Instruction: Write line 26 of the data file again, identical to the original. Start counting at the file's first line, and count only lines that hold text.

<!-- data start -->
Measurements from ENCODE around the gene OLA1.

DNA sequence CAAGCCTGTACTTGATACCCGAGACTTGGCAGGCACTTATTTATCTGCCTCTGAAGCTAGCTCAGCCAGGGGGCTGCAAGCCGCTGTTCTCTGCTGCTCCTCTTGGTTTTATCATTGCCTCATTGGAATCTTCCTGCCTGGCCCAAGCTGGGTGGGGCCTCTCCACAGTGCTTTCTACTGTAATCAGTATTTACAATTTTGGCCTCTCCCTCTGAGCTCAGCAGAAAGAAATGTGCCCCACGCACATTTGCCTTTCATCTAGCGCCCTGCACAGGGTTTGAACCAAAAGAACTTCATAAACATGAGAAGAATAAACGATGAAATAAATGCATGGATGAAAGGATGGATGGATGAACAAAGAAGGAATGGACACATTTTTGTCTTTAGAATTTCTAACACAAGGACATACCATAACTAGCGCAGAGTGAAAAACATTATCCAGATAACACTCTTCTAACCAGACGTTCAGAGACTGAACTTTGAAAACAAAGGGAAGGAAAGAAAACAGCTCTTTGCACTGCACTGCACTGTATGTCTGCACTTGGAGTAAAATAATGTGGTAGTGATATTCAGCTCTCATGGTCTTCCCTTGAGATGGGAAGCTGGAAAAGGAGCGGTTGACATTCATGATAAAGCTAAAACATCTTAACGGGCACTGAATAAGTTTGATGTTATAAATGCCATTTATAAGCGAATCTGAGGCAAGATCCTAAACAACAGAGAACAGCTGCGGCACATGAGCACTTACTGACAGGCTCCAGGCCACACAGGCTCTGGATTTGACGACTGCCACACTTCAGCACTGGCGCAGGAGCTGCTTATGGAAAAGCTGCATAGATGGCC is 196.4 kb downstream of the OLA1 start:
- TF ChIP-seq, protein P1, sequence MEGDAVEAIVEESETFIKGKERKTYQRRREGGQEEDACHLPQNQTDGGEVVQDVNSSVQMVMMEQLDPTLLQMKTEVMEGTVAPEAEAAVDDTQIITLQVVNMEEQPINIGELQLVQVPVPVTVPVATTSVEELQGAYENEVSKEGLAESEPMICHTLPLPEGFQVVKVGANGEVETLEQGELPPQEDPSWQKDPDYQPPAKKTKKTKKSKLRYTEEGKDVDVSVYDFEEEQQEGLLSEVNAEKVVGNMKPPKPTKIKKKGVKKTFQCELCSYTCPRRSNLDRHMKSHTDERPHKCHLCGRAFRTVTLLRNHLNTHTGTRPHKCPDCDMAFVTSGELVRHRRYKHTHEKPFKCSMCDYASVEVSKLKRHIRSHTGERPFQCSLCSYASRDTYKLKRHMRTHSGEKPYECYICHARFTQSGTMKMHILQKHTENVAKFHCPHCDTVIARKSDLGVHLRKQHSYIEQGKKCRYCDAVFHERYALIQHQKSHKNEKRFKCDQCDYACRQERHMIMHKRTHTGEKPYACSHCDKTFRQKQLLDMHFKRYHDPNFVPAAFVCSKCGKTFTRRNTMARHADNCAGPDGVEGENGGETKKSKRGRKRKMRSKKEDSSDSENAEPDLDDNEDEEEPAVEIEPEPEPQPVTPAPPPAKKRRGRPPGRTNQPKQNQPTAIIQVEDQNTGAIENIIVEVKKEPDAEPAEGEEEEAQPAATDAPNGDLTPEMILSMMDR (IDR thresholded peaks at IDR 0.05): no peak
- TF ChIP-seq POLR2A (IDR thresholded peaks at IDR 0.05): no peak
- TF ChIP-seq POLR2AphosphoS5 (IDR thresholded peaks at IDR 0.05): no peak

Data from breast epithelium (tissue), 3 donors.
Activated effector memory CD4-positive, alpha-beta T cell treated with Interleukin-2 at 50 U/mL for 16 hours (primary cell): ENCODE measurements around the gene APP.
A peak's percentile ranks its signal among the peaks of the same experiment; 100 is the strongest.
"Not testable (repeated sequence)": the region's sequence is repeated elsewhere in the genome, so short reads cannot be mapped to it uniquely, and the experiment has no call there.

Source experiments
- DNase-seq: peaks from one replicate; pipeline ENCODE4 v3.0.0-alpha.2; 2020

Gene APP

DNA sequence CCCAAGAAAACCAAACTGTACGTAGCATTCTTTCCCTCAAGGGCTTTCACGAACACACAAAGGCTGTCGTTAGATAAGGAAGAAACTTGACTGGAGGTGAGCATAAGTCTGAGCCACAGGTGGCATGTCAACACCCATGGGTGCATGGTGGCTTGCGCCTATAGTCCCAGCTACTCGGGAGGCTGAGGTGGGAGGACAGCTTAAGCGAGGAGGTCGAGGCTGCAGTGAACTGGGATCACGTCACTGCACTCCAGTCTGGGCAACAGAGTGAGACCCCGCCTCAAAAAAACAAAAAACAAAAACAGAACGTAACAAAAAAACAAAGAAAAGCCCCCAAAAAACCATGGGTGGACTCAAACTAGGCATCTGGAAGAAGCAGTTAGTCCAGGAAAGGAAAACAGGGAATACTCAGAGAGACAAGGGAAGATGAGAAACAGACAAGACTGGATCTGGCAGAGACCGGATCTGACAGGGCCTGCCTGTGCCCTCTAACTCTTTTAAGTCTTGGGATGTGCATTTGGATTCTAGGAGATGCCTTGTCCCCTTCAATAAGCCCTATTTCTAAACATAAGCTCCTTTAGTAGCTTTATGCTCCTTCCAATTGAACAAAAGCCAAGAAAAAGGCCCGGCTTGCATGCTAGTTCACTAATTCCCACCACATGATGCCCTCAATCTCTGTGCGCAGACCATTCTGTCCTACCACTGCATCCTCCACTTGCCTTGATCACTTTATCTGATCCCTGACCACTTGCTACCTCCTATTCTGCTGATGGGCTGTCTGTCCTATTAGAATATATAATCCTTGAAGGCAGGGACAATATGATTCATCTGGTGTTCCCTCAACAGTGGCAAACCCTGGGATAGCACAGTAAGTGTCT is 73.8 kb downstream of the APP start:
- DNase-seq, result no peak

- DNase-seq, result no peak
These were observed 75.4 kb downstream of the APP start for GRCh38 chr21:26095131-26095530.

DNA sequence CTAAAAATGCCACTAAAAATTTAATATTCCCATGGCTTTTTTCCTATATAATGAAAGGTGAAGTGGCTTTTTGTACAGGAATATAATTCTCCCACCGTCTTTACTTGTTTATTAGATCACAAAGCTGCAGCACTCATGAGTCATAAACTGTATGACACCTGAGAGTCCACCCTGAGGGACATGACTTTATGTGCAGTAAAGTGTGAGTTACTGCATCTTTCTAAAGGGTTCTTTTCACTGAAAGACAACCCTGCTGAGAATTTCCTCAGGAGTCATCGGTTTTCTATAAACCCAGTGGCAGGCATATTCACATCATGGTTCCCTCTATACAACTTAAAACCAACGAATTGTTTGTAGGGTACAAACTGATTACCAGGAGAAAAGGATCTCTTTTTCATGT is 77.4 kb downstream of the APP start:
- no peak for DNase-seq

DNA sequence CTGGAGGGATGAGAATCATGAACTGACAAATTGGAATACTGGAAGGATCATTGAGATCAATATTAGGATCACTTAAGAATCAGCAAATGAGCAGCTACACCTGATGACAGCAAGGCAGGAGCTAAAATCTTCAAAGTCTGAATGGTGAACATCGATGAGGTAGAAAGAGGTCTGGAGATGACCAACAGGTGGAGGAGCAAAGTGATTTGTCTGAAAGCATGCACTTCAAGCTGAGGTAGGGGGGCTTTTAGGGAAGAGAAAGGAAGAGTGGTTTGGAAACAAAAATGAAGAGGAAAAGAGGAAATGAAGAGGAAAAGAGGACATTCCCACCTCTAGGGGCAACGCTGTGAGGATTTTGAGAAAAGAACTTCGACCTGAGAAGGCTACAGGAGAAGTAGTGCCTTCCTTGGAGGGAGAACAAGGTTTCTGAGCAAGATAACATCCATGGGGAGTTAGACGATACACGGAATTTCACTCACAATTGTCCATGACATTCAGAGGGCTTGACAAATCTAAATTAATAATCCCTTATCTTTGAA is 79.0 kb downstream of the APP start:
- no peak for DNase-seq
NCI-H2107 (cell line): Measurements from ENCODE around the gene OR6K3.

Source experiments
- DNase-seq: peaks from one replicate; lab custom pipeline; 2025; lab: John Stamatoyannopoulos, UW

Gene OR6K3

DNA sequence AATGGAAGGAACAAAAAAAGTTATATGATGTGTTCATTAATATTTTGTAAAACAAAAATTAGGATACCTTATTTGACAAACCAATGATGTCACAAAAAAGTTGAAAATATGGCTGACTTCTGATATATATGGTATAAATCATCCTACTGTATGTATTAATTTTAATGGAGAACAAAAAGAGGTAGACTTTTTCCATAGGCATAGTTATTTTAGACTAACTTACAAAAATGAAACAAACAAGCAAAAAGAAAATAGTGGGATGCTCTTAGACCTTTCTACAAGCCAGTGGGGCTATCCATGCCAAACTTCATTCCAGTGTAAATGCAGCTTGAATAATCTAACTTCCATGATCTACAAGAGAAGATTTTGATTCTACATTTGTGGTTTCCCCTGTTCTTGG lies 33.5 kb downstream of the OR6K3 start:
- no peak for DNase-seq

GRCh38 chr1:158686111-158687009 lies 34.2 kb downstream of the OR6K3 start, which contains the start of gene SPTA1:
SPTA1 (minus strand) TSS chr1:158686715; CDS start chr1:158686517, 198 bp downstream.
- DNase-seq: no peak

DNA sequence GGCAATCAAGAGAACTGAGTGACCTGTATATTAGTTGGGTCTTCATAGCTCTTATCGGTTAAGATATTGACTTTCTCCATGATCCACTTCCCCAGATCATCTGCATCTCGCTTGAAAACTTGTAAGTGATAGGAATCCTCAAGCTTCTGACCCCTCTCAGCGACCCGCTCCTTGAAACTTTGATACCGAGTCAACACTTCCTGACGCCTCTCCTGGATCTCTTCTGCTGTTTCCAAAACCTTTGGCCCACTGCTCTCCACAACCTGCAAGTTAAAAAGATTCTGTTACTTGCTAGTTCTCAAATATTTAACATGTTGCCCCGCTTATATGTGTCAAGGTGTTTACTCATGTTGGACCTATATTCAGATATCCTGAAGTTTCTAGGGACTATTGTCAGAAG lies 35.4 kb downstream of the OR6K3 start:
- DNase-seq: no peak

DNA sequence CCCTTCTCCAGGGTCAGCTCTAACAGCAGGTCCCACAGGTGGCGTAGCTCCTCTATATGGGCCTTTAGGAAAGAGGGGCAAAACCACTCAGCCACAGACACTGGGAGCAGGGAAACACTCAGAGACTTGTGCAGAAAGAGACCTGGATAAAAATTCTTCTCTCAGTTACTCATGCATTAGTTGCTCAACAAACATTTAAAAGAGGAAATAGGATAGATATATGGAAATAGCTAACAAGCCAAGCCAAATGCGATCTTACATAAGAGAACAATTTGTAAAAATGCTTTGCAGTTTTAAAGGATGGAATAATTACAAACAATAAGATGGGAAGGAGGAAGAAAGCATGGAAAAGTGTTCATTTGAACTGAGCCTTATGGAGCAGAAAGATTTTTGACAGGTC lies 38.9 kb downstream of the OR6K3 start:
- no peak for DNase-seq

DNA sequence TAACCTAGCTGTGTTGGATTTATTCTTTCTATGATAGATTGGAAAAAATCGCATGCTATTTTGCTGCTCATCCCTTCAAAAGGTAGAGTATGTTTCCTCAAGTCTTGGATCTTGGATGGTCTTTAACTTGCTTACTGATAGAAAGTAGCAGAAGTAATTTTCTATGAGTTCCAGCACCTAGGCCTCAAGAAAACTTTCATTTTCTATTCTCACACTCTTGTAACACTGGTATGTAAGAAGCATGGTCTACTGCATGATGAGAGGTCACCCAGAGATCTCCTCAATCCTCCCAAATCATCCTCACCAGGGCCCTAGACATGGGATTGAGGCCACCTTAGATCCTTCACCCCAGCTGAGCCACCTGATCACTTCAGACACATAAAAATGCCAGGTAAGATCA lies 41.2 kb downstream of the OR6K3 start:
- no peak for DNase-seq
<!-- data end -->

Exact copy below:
- no peak for DNase-seq